CHARLESTON, S.C. - The Category 4 hurricane struck 25 years ago Sunday, claiming 13 lives in South Carolina ? out of 49 total killed ? and causing $7 billion damage on the U.S. mainland, most of it in the state.
CHARLESTON, S.C. -- Mikhail Baryshnikov in a new play. An 18-hour Chinese opera. Performance artist DJ Spooky with his own "Birth of a Nation."
CHARLESTON, S.C. -- Mikhail Baryshnikov in a new play, an 18-hour Chinese opera and performance artist DJ Spooky deconstructing "Birth of a Nation." Such an eclectic mix can only mean one thing: Spoleto Festival U.S.A.
CHARLESTON, S.C. -- Mayor Joseph P. Riley Jr., who has served as mayor longer than anyone in Charleston's 333-year history, won an unprecedented eighth term Tuesday, defeating four challengers in what he called the toughest race of his career.
CHARLESTON, S.C. -- Mayor Joseph P. Riley Jr. stabs the air with his fist, his voice rising in excitement like a revival preacher in a tent on a summer afternoon.
CHARLESTON, S.C. -- The slogan of Charleston's Digital Corridor is "18th century architecture, 21st century technology." And the mix seems to be paying off in this historic city's efforts to attract high-tech business with high-paying jobs.
CHARLESTON -City officials have considered scaling back Piccolo Spoleto next year to help maintain the art festival's mission to be affordable.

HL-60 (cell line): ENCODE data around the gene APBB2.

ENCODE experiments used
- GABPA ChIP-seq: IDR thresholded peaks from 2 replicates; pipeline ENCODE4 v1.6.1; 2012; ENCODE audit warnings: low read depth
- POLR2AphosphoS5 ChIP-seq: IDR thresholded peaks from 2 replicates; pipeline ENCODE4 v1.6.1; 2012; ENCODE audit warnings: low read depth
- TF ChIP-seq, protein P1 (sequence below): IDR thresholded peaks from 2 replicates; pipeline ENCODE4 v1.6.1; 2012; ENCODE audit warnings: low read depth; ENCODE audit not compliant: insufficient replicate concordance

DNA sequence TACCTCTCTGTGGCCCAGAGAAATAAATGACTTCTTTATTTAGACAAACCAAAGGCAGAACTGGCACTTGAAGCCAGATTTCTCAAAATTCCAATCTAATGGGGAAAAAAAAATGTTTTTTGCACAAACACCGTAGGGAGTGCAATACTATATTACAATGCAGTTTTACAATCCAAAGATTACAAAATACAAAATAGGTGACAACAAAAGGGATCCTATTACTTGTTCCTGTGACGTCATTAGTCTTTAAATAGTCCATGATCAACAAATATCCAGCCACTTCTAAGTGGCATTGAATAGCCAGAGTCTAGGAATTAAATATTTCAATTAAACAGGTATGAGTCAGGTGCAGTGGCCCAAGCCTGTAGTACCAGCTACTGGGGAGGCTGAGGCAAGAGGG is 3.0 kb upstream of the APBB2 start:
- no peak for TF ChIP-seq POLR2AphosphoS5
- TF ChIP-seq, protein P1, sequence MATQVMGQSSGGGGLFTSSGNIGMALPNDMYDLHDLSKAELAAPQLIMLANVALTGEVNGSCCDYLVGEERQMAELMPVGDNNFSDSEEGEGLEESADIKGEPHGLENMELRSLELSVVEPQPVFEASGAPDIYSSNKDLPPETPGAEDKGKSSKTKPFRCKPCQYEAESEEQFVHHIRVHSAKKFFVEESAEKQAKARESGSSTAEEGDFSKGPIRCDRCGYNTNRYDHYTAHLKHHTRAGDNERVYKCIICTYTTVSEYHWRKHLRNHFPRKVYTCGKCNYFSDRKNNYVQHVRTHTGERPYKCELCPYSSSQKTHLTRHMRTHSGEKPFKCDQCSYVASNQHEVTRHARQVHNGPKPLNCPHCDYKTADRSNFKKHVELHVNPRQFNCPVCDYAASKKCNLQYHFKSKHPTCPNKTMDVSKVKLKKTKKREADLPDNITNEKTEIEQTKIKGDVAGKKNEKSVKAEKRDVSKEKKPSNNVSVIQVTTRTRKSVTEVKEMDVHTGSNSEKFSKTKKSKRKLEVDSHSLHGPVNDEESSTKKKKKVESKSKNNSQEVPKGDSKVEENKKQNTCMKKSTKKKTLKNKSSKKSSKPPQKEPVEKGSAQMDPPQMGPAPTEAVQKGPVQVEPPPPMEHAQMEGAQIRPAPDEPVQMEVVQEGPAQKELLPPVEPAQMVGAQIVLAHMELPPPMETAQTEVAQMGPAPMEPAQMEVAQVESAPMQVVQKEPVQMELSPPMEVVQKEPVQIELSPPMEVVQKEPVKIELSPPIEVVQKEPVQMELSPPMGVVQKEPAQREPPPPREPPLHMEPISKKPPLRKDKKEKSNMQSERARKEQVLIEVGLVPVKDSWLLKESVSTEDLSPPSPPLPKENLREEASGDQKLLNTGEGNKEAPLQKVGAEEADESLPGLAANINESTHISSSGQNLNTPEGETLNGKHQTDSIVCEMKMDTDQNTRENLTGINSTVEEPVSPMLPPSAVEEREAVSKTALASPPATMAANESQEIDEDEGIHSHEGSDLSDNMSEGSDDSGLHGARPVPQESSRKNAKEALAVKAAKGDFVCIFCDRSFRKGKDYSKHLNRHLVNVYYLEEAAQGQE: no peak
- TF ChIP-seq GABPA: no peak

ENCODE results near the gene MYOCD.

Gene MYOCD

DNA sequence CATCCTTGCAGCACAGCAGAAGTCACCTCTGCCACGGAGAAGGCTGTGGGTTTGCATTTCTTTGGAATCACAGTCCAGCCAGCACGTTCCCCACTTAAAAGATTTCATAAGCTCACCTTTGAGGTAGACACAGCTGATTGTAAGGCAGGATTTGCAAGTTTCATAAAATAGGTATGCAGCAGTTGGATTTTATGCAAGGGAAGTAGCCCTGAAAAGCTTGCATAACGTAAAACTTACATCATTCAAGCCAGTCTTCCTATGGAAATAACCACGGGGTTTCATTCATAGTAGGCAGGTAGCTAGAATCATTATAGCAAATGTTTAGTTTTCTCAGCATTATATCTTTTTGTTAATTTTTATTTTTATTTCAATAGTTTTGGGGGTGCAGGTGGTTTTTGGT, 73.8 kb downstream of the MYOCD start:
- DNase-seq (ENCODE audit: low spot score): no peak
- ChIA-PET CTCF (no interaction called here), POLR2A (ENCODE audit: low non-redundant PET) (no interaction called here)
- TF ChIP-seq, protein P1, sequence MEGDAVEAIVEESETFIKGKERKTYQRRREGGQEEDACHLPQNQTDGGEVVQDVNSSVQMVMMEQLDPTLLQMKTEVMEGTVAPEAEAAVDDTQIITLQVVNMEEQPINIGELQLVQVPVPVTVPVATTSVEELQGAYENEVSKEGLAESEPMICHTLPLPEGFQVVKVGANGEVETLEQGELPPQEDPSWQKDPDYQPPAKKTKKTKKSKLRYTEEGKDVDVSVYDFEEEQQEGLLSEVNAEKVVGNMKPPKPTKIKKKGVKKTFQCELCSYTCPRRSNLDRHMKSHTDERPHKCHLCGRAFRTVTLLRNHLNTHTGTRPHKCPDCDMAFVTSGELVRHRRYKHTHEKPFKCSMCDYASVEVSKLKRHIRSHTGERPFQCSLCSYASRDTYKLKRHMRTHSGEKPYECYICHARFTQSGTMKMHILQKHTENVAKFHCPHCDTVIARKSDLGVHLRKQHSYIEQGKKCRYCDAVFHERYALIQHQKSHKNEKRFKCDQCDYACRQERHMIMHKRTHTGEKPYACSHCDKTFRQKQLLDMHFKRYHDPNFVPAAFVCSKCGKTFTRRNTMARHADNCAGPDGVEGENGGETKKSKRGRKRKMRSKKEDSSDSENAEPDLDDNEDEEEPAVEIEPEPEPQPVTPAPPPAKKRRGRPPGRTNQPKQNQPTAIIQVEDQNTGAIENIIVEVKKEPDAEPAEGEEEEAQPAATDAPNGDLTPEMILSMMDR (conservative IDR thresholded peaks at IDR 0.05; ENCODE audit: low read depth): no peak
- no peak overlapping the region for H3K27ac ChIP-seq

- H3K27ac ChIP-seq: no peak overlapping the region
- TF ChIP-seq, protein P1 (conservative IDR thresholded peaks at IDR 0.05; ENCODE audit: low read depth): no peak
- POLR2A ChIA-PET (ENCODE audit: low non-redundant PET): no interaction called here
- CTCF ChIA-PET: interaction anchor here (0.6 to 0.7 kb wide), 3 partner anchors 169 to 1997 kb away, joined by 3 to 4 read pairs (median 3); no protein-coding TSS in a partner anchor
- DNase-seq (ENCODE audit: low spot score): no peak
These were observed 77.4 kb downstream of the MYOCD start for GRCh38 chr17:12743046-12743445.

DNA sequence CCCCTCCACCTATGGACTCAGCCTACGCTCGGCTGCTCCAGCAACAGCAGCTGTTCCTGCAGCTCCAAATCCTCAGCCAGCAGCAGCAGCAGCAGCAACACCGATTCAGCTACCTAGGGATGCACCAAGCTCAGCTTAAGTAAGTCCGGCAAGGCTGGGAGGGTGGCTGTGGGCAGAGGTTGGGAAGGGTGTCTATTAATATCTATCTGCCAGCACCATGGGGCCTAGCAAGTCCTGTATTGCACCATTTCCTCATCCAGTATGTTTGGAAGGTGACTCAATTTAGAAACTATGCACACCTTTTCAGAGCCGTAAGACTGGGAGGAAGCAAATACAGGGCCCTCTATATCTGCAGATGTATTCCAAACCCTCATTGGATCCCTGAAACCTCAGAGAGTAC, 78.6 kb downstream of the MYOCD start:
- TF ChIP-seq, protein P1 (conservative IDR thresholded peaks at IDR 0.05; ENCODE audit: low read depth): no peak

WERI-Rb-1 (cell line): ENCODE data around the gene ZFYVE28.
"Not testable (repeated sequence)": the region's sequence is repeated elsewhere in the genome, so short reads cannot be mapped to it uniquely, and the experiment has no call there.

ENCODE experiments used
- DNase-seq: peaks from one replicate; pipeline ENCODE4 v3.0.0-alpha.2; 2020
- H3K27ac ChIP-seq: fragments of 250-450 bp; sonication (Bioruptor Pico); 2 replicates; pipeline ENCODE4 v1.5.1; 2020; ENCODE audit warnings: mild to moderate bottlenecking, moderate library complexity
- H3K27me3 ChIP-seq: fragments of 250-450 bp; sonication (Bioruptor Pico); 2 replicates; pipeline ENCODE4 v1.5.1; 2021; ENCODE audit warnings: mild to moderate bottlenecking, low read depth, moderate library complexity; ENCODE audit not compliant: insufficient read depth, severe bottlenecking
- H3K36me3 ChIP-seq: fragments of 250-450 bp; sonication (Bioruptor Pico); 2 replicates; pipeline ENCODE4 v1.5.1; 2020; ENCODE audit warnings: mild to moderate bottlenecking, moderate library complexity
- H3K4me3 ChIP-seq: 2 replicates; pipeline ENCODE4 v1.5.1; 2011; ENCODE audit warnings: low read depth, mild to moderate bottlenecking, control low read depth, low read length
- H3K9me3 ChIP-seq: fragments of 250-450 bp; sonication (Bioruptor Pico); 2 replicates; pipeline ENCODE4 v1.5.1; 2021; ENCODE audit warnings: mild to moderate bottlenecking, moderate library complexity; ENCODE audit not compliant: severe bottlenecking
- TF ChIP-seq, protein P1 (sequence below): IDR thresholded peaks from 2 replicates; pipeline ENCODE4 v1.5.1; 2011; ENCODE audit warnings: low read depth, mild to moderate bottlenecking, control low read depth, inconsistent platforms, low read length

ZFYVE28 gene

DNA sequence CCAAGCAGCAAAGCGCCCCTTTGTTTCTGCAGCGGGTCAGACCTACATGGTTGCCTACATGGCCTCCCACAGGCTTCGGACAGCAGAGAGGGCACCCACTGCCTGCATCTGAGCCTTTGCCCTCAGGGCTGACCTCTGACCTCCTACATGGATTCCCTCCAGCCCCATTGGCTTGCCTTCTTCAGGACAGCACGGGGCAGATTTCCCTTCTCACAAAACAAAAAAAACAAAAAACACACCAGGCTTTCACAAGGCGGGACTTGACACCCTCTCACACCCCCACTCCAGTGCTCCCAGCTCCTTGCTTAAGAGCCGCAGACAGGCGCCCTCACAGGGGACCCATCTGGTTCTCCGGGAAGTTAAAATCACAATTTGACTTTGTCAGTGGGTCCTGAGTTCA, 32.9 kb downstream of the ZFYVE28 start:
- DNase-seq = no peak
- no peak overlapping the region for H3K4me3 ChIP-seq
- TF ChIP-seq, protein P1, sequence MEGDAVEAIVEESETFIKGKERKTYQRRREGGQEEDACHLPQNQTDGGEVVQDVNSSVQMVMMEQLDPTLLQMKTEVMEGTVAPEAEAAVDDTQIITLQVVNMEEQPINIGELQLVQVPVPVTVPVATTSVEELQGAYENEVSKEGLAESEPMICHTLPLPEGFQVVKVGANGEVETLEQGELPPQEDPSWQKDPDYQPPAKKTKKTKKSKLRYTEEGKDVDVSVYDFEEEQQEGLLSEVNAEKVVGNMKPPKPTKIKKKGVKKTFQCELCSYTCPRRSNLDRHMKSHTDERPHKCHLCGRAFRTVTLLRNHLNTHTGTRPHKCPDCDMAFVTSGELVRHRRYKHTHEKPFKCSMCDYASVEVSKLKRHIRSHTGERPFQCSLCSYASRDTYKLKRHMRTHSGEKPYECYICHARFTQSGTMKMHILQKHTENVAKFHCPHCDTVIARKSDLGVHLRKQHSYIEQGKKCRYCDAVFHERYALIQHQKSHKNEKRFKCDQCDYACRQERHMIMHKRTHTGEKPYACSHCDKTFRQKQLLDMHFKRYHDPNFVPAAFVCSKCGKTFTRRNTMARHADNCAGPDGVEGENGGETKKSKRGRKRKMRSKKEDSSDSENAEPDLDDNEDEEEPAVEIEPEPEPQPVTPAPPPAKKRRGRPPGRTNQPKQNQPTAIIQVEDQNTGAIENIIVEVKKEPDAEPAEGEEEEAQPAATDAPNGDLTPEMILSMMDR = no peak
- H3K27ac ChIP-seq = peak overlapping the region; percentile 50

CHARLESTON, S.C. - Oscar nominee John Hurt wasn't sure he should make his American stage debut at Spoleto Festival U.S.A., the international arts event that opened Friday.\r\n
COLUMBIA -- As yet another art controversy makes headlines -- this one about an exhibit in New York City that features a dung-splattered picture of a Virgin Mary -- it might be easy to miss the funding turnaround that has pumped millions of dollars into South Carolina's arts community.
CHARLESTON, S.C. -- The Spoleto Festival U.S.A. opened its 22nd year Friday with a fanfare of trumpets and rainbow-colored balloons, and a concentration once again on the arts, not financial troubles. "It's quite a different year from last year," Joel A. Smith III, Spoleto's chairman, told a crowd of nearly 700 people at the opening ceremony. "There's a consistent buzz about this year's festival and a great deal more excitement."